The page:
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13 costly website mistakes small businesses make (and what you should do instead)

If your small business doesn’t have a website, you’re inevitably missing out on potential clients and potential cash.

Already got a site? Good. Now, let’s talk strategy. Because the quality of that site could also be impacting your bottom line.

“Anybody can buy a Web platform and build a down-and-dirty site,” says Buffy McCoy Kelly, partner and creative director of local ad agency Tattoo Projects, recently ranked one of the top small ad agencies in the country by Advertising Age magazine, with clients including Hoover, the Dale Earnhardt Foundation and UNC Charlotte. “But an (unpolished site) definitely colors the way you look to the world. It colors your value to the consumer. And it can definitely hurt you.”

ShopTalk spoke with McCoy Kelly and other local experts in marketing, advertising and Web design to compile a list of mistakes small business owners often unconsciously make when developing and maintaining their websites. Here are their tips, and a handy list of what not to do:

Visual mistakes

Burying contact information:

Failing to embrace “white space”: #thesavageway


“We’re overstimulated, as online users,” Savage says. And if there’s too much vying for a user’s attention on a site, they won’t know where to go for the answer they needed. So simplify the visuals and focus on one or two key images and short paragraphs.

Dead links:

Logos that spin or flash:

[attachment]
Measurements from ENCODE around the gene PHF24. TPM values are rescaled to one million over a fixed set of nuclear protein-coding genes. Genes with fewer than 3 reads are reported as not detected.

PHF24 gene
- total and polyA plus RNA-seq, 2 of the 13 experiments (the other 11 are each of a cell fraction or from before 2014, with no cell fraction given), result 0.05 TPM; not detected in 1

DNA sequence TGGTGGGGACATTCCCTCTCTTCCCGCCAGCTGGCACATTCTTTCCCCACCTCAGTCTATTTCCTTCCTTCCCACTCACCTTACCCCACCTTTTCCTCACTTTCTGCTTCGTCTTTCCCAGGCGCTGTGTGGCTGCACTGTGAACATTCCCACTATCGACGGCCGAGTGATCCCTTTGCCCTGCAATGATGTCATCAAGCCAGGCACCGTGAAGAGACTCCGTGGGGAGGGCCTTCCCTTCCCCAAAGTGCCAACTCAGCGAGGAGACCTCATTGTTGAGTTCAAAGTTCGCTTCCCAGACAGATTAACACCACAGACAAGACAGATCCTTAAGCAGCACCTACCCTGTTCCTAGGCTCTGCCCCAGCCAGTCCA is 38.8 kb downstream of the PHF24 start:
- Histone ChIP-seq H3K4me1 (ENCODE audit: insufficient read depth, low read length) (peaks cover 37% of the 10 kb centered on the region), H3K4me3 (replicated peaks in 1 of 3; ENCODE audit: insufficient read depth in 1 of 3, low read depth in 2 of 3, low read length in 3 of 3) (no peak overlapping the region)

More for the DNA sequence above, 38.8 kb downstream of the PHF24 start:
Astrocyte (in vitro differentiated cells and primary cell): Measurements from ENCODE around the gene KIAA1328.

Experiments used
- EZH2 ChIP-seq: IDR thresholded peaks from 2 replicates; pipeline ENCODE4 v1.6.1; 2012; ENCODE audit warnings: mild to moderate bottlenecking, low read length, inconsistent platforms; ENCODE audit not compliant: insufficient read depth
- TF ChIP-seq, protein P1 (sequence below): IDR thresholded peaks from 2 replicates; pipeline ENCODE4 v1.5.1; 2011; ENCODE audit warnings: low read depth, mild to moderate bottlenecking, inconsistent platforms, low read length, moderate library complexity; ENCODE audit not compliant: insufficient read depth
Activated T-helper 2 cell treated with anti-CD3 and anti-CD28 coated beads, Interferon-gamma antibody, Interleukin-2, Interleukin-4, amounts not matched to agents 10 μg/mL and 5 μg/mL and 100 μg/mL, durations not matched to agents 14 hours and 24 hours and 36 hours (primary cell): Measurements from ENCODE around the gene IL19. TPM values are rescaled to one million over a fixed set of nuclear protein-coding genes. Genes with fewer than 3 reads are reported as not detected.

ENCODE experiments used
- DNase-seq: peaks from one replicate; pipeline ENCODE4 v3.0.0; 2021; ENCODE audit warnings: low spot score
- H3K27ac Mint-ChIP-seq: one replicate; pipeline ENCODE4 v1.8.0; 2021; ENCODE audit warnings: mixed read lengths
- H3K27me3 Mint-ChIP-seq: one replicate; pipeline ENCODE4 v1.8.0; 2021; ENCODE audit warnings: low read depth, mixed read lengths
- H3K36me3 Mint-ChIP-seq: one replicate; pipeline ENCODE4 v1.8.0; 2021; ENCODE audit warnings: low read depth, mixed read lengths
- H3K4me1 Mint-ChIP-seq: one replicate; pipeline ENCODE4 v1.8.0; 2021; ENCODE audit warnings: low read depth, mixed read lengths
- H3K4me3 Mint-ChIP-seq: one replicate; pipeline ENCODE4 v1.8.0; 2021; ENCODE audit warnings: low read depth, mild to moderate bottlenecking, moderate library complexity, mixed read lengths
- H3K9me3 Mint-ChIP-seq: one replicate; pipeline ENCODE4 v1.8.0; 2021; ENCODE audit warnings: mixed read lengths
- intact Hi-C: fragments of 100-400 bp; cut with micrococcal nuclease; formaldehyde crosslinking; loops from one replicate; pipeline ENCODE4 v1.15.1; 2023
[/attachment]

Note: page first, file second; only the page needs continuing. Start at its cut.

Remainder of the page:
Content mistakes

Too many words: Synchronicity

Savage of #thesavageway says that in the “About Us” section, you should be able to give a crystal-clear picture of your business in one short paragraph, about four sentences. It’s OK if you need more space to describe complex, industry-specific products or services, she says, but do it strategically in other areas of the site.

Typos and grammatical errors:

Failing to focus on search engine optimization (SEO):

Stale content:

Outdated calendars:

Big-picture mistakes

A site that doesn’t mirror your company culture:

Failing to mobile-optimize:

Failing to incorporate social media:

Being stingy:

Smith of Synchronicity Web Designs cites work he did for one of his local clients, H&S Roofing. The company, founded in 1939, is highly respected in the community for its quality of work. But the quality of the website?

“It looked like one of the first websites ever built,” he says. So he asked the company: How many people are filling out contact form on the site each day, each week and each month? “None, none, none,” they replied.

Smith and his employees rebuilt the website with retro-style fonts and a “paper-like” effect for the layout, to give customers the feeling of an “older, steady, been-here, great-foundation company,” Smith says. And with some SEO assistance, the company is now among the top results when you search “roofing companies Charlotte” on Google.

And that Web traffic is translating to sales. The company currently gets contact forms from potential clients three to four times a day, Smith says, not counting all the people who picked up the phone because of the website.

Now that is Web optimization.

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